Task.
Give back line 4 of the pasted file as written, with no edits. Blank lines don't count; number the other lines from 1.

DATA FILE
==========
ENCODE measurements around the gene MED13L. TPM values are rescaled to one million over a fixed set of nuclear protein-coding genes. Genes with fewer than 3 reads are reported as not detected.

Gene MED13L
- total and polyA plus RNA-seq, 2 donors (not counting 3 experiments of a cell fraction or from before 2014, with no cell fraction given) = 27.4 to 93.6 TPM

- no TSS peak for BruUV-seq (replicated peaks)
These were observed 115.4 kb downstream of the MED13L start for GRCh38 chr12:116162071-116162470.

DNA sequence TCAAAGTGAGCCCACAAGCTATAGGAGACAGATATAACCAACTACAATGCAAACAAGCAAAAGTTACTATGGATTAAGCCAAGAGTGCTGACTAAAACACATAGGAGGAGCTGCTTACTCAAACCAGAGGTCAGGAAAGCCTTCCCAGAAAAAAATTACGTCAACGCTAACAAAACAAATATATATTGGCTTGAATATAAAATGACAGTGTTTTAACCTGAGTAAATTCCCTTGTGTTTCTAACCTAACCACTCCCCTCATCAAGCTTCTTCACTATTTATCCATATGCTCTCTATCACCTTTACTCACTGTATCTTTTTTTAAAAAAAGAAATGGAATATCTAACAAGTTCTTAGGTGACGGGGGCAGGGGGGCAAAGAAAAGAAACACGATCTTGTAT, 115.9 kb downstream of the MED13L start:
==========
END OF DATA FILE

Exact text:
- no TSS peak for BruUV-seq (replicated peaks)